Unfortunately for one specimen, it wasn’t going to get its wish. Drew and Alex pulled a big gator ashore—it was more than 8 feet long—and we all took turns posing with it, even kissing its head and resting our chins against its nose a la Tahar the Alligator King. That’s safe(ish) once you’ve got the gator immobilized, since it can’t twist, and it also can’t either see or feel you doing it. Even Ray had his picture taken, and my very favorite picture of the day is him looking up at the camera from the back of the gator with this plaintive look that seems to say, “Can we go home now?” Of course, Ray ended up being the last person on the gator’s back, so he had to sit there and immobilize it while we checked it for injuries (which included, in this case, a loose tooth! Gators lose teeth frequently and then regrow them).
I felt pretty content with my adventure, and I had definitely gotten my money’s worth. Svan, however, wanted one last challenge, so he and Drew waded off under some willow trees so that Svan could catch his own big gator. The rest of us sat down and talked. I found out that Ginger worked with Drew at his kennel, that Alex was Drew’s roommate, and that Chris was originally from L.A.
It was maybe ten minutes later that we heard Svan’s characteristic shouting: “Come on, girl! Come on, Mildred! That’s right! Settle down now, girl, I’ve got you!”
“Does he do that on the ranch, too?” I asked Chris curiously. “Talk to the animals, I mean.”
“Oh, yeah,” said Chris. “All the time. When we’re catching calves, you’ll always hear him yelling, ‘Who’s your daddy?’”
Mildred must have gotten away, because Svan and Drew moved back closer to the island. Then Svan exclaimed, “I’ve got one!”
All of a sudden, his shout of triumph turned into a scream. “No! It’s got me! It’s got me!” His shoulders were under the water now, and there was a ton of splashing. “Jesus Christ! Oh, sweet Jesus! I’m a goner! I’m done for!”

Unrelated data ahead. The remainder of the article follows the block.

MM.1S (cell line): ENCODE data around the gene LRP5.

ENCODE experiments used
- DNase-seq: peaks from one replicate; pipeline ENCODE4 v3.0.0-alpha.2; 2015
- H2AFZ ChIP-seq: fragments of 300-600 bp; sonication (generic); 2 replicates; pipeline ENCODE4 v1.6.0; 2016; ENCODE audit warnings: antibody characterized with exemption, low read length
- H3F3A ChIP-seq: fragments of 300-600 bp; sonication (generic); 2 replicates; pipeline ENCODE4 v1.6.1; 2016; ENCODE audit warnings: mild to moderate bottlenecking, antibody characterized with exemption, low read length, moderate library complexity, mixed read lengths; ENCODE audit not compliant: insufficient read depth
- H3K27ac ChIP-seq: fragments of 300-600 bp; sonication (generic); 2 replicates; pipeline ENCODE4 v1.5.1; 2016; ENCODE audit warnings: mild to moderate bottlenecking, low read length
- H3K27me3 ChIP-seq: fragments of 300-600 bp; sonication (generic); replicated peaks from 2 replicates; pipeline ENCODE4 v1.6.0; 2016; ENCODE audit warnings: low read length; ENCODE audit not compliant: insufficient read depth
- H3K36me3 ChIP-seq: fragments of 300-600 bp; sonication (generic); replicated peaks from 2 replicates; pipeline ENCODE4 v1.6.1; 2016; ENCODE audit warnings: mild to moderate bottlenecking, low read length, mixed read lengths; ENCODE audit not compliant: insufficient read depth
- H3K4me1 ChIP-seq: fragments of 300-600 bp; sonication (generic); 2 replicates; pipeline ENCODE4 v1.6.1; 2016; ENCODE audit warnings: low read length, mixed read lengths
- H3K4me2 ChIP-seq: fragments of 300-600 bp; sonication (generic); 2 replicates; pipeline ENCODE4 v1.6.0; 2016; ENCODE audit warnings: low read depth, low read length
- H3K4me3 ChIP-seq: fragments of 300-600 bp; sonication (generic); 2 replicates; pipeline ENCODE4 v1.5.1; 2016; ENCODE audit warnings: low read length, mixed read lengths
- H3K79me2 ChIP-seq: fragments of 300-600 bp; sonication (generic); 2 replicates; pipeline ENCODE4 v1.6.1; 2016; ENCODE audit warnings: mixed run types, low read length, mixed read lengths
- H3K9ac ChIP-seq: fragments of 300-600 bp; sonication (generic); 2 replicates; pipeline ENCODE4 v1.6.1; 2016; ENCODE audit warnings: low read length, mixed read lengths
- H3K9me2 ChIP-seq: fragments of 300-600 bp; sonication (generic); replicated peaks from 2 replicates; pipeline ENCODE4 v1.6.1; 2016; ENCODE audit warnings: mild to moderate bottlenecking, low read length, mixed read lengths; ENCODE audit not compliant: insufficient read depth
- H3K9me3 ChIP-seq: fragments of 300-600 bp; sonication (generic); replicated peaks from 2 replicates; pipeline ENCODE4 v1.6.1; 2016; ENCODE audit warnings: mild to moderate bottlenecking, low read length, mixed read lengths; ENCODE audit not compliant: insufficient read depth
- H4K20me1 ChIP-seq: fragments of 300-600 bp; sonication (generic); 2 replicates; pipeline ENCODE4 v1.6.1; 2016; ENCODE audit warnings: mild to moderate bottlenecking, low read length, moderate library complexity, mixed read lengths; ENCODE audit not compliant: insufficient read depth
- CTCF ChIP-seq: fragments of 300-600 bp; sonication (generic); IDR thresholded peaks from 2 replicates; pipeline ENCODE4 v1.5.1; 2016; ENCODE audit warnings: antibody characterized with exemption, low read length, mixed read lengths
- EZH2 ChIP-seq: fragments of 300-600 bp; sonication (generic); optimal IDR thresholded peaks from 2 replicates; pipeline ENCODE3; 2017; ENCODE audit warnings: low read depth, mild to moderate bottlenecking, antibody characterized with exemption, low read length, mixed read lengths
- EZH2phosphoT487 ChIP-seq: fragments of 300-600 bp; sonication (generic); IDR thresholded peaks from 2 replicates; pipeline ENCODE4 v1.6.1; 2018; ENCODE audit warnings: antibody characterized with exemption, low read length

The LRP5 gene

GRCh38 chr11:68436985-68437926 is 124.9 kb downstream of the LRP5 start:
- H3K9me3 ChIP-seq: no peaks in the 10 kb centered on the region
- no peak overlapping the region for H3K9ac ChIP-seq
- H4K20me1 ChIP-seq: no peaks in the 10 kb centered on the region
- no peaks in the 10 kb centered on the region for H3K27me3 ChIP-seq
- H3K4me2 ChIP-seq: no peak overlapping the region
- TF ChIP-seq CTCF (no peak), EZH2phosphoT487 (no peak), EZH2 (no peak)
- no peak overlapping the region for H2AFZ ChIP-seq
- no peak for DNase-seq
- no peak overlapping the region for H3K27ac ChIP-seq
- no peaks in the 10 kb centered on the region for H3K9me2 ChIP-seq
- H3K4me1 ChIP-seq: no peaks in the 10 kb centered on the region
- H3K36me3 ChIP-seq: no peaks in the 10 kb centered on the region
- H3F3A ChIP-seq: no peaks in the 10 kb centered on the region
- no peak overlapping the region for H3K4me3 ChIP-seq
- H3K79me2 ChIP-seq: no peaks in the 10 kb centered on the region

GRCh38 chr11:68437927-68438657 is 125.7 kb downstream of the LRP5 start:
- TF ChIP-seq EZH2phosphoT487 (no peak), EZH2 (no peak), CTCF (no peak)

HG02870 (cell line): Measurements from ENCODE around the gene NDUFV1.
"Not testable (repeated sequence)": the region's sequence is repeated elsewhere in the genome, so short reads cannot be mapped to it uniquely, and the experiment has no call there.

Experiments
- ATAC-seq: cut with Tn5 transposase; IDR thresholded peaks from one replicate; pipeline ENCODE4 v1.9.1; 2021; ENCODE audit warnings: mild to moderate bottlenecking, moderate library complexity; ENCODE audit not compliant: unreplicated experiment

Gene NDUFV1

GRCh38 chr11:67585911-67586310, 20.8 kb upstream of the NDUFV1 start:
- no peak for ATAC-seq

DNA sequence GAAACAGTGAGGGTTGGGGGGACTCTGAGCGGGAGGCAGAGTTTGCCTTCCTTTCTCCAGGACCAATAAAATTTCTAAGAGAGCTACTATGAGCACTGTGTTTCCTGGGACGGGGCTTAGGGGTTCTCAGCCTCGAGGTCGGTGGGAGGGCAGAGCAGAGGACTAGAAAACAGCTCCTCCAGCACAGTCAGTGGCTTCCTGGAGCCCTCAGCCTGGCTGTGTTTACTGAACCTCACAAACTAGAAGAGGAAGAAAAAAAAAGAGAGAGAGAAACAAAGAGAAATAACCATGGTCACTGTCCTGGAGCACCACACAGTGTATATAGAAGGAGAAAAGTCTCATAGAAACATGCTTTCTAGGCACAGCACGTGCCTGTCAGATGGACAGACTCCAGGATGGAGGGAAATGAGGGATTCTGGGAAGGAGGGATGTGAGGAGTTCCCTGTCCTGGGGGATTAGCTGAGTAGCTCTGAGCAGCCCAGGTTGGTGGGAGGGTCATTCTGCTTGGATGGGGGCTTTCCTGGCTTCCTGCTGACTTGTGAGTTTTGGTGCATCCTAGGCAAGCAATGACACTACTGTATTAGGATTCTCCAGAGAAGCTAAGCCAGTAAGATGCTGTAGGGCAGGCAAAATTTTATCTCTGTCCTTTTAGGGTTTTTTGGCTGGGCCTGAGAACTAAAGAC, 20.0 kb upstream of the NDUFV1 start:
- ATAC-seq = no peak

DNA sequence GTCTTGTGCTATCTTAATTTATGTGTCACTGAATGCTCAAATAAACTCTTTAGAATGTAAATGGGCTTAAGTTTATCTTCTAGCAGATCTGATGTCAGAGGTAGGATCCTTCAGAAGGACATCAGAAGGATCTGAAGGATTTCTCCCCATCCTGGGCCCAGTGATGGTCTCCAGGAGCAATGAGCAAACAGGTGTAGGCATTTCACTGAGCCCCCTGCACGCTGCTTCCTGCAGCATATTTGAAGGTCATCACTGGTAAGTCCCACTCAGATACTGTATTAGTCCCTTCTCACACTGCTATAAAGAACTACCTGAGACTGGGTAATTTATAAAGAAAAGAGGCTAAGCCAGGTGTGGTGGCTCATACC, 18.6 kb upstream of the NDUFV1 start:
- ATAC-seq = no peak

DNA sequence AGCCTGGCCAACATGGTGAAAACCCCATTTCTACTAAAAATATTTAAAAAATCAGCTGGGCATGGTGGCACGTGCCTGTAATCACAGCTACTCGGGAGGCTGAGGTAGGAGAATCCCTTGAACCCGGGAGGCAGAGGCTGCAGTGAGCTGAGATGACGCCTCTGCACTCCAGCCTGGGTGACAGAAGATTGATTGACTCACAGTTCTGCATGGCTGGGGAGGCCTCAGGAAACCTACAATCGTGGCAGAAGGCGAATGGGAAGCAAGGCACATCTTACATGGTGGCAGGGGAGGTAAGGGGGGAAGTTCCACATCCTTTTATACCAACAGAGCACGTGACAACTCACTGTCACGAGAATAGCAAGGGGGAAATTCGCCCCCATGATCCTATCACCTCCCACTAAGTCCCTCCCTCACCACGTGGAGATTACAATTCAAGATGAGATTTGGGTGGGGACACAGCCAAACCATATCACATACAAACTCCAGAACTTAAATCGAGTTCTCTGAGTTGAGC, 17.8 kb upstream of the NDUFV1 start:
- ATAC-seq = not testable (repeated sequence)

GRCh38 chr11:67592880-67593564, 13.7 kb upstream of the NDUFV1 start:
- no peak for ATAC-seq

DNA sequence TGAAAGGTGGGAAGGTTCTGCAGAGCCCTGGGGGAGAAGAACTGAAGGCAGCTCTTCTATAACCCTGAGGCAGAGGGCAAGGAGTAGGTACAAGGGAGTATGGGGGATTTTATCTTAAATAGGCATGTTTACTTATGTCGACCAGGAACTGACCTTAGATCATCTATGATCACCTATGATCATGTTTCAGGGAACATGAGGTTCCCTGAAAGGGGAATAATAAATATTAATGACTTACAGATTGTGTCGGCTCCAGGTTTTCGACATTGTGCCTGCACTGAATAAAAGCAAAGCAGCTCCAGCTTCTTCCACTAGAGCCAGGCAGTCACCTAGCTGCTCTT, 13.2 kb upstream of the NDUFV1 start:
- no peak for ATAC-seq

Having heard Svan do this all day, we were all laughing. Drew, standing next to Svan, was not laughing, but he also didn’t seem panicked, so we figured everything was OK. Over by the fence, some park visitors were watching. There was a little boy, maybe eight years old, staring with round eyes and an open mouth, but his dad, a big guy in a Harley Davison t-shirt, was laughing his head off and filming the whole thing on his phone. Probably made his day.
Svan heaved, and the gator’s head popped up out of the water. “Oh, yeah! Oh, yeah!” Svan yelled. “I’ve got you now!” And then he leaned forward and kissed the gator on the nose. Better him than me.
When he and Drew got back to the island, I said, “You were really funny with all your shouting over there.”
Svan looked at me. “Funny? I was serious. I thought the gator had got me.”
“Oh, come on,” said Drew. “What was the worst that could have happened?”
Ray was not looking forward to walking back through the lake, but it turned out there was a way you could walk back to the gate on dry land. He was pretty peeved about that; he would definitely have taken the dry-land route on the way there if he had known about it.
Back in the gift shop, we were all given Certificates of Insanity with our picture on it:
“Awarded for willingly and knowingly abandoning all common sense and good judgment and endangering life and limbs while taking the world’s only Alligator Wrestling Class at Colorado Gators Reptile Park.”
As we walked back to the car, I asked Ray if he’d enjoyed himself.
“Yeah,” he said. “I did. And you know what? This Certificate of Insanity is going on my wall at work right next to my Facility Management Professional certificate. It’s one of the proudest achievements of my life!”
Find out more about Colorado Gators at http://www.coloradogators.com/